Function - Imagine your pelvic floor like a hammock. It extends front to back from your public bone to you tail bone and side to side between your sit bones. Your pelvic floor has 3 main jobs - support, sphincter, and sexual pleasure. Support is keeping your pelvic organs - uterus, bladder, colon, vagina, & small intestines - from falling out. Sphincter is holding in your pee, poop, and gas. And sexual pleasure is pretty self-explanatory.

Photo Credit - Pregnancy and Postpartum Athleticism™

Your pelvic floor is a muscle that contracts and lengthens in order to do the 3 primary functions. You pelvic floor will contract to hold in your poop and pee. It contracts during orgasm. And it It should also contract when you sneeze or cough and during exertion or concentric portions of exercise.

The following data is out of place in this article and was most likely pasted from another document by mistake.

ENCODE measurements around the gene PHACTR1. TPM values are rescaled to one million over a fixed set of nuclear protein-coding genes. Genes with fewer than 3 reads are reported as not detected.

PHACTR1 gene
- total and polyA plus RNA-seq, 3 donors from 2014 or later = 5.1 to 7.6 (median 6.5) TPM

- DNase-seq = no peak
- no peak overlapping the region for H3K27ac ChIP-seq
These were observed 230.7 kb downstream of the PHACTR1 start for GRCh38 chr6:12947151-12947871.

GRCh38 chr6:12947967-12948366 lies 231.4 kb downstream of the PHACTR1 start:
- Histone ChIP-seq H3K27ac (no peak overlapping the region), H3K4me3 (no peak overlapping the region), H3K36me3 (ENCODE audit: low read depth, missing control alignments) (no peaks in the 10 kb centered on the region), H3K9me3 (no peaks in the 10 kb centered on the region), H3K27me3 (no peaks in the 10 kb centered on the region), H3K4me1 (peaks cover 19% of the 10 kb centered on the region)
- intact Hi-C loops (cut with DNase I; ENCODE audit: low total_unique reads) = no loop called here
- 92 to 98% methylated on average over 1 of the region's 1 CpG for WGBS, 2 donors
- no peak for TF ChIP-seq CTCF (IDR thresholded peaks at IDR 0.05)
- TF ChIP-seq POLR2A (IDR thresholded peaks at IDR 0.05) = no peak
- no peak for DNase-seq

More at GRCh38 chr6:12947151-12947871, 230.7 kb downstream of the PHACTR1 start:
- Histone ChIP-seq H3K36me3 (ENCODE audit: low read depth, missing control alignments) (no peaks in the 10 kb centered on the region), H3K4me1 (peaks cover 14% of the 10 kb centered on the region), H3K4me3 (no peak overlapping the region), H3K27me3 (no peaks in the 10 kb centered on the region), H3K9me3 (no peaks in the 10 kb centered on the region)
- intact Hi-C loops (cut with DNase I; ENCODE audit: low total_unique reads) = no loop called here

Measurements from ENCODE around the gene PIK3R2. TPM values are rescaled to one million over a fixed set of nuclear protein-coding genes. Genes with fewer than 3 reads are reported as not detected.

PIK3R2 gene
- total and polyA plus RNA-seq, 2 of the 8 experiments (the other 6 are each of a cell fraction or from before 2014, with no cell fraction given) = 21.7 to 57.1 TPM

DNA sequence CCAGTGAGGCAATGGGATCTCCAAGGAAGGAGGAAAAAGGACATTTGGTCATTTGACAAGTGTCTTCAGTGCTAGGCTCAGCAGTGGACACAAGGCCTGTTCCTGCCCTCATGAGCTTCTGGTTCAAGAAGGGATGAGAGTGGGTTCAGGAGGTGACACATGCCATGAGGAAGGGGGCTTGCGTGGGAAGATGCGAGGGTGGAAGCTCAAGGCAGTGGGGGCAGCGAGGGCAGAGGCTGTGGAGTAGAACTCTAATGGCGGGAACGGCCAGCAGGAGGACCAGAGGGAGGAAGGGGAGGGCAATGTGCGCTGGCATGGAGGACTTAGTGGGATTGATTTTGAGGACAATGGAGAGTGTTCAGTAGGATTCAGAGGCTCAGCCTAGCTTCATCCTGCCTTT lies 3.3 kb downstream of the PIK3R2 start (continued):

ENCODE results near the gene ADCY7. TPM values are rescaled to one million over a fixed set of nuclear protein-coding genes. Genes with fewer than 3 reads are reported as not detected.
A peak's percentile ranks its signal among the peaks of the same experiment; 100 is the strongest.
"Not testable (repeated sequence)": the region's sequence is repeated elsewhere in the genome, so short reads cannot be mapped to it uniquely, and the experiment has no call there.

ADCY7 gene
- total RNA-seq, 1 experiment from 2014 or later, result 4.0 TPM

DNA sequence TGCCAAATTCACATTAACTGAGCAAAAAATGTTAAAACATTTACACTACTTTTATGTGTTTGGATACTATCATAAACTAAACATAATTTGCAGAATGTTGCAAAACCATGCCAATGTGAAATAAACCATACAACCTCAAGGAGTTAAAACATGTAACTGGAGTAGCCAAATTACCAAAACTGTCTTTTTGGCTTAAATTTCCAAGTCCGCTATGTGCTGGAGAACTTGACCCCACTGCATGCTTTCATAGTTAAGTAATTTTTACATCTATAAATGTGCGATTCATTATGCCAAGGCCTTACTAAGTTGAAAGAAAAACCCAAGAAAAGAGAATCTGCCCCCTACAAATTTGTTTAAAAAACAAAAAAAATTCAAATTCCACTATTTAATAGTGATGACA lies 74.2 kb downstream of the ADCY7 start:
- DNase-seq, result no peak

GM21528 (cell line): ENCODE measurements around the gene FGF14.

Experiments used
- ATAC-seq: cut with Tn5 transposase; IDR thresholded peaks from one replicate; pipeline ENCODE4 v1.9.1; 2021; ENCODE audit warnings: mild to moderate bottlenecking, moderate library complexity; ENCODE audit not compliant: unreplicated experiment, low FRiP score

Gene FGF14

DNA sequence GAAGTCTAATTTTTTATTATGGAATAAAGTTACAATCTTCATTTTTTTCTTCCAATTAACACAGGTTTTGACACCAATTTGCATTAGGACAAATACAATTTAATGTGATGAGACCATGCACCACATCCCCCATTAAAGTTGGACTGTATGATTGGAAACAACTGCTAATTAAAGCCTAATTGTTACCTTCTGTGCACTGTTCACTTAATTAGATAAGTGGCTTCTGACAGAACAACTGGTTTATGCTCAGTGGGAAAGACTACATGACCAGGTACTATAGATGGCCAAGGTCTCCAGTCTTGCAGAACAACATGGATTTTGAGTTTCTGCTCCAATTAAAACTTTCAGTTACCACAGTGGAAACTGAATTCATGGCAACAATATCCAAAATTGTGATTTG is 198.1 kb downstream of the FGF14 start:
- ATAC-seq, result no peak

On the flip side, it lengthens in order to poop, pee, and fart. It should first lengthen before contracting when sneezing or coughing. And during exercise, it needs to lengthen during the eccentric portion of movements. And it's critical that the pelvic floor relaxes during labor and pushing.

Tight is Better Right?

Tone - Contrary to what society says, the goal of your pelvic floor isn't to be "tight". In fact, having a tight or (hypertonic) pelvic floor lends to just as much leaking as a weak (hypotonic) pelvic floor. This is why telling women to "Just do your kegals" isn't good enough. Let me explain -

The goal of your pelvic floor is to be functioning and in order to do that, it must be able to lengthen and contract. If it lends any one way - *cue leaking, pain, diastasis, pain with intercourse, and prolapse. Because your pelvic floor is a muscle, you have the ability to change the tone of it in order to create one that is balanced and functioning properly. So a woman with a tight pelvic floor needs the complete opposite of kegals. She needs to down train her pelvic floor, or in order words, learn how to relax it. A women with a weak pelvic floor would benefit from kegals, but better yet, integrated into exercises.